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ACP offers a number of resources to help members make sense of the MOC requirements and earn points.
Understanding MOC Requirements
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April 11-13, 2019
Internal Medicine Meeting 2019
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Read Paper |
Watch Video News Story |
Philadelphia, June 4, 2013 -- For the first
time, science proves that daily sunscreen use significantly slows
skin aging, even in middle-aged men and women. Sunscreen and
antioxidants have long been advocated to prevent skin aging, but to
date there has been no scientific evidence of their
Researchers measured photoaging of 903 participants younger than
55 to determine whether regular use of sunscreen would slow skin
aging compared with discretionary application. At the same time,
researchers tested the anti-aging effects of beta-carotene
supplements compared to placebo.
Study participants were randomly assigned to one of four groups:
daily use of broad-spectrum sunscreen and 30 mg of beta-carotene
supplementation; daily use of sunscreen and placebo; discretionary
use of sunscreen and 30 mg of beta-carotene supplementation; and
discretionary use of sunscreen and placebo. After four years,
participants in the daily sunscreen group showed 24 percent less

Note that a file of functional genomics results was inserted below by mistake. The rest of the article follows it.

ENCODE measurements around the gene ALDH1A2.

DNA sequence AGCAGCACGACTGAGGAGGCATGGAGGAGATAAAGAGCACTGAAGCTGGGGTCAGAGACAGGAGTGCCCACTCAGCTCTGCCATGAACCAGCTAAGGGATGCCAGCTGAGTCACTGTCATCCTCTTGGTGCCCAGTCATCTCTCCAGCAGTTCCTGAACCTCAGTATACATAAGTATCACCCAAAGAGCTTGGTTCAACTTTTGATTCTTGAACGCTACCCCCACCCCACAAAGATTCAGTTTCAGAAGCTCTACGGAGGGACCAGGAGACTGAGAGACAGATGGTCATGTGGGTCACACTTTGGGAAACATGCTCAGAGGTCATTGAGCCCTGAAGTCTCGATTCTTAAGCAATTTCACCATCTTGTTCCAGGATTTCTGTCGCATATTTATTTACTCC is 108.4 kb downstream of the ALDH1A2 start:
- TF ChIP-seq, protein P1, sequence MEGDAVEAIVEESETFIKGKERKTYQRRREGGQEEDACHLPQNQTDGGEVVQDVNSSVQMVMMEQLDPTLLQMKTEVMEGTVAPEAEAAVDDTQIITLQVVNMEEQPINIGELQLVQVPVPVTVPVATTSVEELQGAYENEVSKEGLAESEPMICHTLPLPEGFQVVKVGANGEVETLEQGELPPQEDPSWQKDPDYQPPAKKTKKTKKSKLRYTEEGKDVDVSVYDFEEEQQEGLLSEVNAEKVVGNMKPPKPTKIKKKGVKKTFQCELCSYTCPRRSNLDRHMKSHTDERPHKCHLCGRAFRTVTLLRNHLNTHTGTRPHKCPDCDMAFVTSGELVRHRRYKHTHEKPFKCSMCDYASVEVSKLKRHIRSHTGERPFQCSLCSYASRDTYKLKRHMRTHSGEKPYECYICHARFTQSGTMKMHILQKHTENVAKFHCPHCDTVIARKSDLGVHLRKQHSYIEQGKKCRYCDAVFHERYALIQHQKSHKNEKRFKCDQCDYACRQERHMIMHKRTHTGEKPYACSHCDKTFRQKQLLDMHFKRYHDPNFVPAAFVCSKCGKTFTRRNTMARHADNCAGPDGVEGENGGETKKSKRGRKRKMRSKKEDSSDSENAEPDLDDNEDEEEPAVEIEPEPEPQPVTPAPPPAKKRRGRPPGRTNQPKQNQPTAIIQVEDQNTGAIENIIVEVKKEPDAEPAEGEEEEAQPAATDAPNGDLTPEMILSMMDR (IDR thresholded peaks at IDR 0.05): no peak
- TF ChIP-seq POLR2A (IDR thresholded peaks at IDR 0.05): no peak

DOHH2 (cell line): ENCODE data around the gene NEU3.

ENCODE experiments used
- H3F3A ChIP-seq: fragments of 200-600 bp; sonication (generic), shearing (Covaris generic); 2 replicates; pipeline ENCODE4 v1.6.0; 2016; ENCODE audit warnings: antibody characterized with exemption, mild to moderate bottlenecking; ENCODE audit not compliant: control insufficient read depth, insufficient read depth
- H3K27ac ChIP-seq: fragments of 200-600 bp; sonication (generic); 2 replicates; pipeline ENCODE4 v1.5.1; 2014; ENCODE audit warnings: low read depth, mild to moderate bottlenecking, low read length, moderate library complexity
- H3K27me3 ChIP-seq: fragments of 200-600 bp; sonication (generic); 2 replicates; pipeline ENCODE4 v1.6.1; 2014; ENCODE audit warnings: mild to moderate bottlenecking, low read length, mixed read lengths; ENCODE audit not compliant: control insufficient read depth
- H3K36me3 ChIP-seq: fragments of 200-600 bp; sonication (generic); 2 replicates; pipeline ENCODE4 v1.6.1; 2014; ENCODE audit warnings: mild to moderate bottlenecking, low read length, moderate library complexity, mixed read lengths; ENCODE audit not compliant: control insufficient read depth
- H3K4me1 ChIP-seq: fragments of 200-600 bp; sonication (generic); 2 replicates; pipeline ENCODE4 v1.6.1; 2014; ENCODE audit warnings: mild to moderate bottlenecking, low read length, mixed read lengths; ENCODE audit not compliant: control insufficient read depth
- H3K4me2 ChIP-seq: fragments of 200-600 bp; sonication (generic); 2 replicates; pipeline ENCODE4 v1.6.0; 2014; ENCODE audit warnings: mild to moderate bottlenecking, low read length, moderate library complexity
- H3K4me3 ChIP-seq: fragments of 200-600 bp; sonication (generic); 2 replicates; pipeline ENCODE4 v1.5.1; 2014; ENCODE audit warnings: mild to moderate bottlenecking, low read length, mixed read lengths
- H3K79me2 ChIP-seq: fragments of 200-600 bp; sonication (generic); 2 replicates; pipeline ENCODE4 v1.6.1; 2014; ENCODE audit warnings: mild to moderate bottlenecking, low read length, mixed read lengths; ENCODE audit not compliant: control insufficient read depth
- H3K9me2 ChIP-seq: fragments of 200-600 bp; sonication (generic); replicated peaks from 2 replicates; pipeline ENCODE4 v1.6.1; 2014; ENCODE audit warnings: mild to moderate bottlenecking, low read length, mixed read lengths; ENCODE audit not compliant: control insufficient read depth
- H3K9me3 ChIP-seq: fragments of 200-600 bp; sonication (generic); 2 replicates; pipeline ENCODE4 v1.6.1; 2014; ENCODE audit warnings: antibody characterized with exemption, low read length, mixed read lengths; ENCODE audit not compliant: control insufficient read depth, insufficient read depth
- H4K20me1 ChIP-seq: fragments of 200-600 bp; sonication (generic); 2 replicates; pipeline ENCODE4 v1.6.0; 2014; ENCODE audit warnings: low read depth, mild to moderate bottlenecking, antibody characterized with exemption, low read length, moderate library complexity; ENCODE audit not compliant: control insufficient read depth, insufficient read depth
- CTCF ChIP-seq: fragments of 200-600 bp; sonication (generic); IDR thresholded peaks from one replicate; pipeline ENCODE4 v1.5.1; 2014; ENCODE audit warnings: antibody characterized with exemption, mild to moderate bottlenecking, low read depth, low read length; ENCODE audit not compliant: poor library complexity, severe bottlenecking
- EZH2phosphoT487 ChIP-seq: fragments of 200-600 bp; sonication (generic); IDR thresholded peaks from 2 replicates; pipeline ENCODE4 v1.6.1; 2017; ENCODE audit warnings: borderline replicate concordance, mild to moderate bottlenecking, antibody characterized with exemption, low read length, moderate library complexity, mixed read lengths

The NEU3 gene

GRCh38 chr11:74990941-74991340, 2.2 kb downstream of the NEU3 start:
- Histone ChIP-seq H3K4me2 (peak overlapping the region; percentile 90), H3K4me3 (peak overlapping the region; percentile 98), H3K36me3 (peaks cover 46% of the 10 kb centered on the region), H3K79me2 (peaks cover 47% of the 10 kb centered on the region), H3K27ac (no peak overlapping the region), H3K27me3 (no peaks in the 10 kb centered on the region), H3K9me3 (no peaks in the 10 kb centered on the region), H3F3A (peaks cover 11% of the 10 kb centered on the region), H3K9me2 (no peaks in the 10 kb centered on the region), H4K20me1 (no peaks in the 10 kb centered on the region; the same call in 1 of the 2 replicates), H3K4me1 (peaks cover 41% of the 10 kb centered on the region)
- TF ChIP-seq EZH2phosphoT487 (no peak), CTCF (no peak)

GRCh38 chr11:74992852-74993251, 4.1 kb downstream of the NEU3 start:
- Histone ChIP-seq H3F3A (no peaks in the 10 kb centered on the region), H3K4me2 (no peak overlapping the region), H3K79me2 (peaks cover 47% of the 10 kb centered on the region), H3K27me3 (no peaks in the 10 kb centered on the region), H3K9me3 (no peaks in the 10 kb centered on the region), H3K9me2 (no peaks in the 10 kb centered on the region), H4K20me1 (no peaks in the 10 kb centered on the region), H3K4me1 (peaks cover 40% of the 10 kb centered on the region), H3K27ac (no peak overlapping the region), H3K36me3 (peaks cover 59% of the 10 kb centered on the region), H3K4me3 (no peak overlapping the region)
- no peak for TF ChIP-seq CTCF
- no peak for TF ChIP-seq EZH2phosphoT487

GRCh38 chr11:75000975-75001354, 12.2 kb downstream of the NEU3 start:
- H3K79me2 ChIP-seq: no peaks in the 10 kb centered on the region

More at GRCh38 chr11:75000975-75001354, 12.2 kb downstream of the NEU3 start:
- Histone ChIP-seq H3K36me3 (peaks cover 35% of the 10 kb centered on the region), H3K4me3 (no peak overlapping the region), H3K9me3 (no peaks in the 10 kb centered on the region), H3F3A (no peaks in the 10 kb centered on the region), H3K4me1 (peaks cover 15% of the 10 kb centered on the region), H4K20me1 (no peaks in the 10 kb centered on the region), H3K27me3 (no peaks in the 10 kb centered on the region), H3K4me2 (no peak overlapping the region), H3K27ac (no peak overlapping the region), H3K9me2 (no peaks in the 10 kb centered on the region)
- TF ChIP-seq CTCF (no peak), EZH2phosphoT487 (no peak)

skin aging than those in the discretionary group. The skin-saving
effect of sunscreen was observed in all daily-use participants,
regardless of age. No difference in skin aging was shown with daily
beta-carotene supplementation compared with placebo.
"This is a good news study because for young and middle aged
adults, it's never too late to take care of your skin," said Adele
Green, PhD, lead study author and Lab Head at the Queensland
Institute of Medical Research.
About Annals of Internal
MedicineAnnals of Internal
Medicine is one of the five most widely cited
peer-reviewed medical journals in the world, with a current impact
factor of 16.7. The journal has been published for 87 years. It
accepts only 7 percent of the original research studies submitted
for publication. Follow Annals on Twitter and Facebook.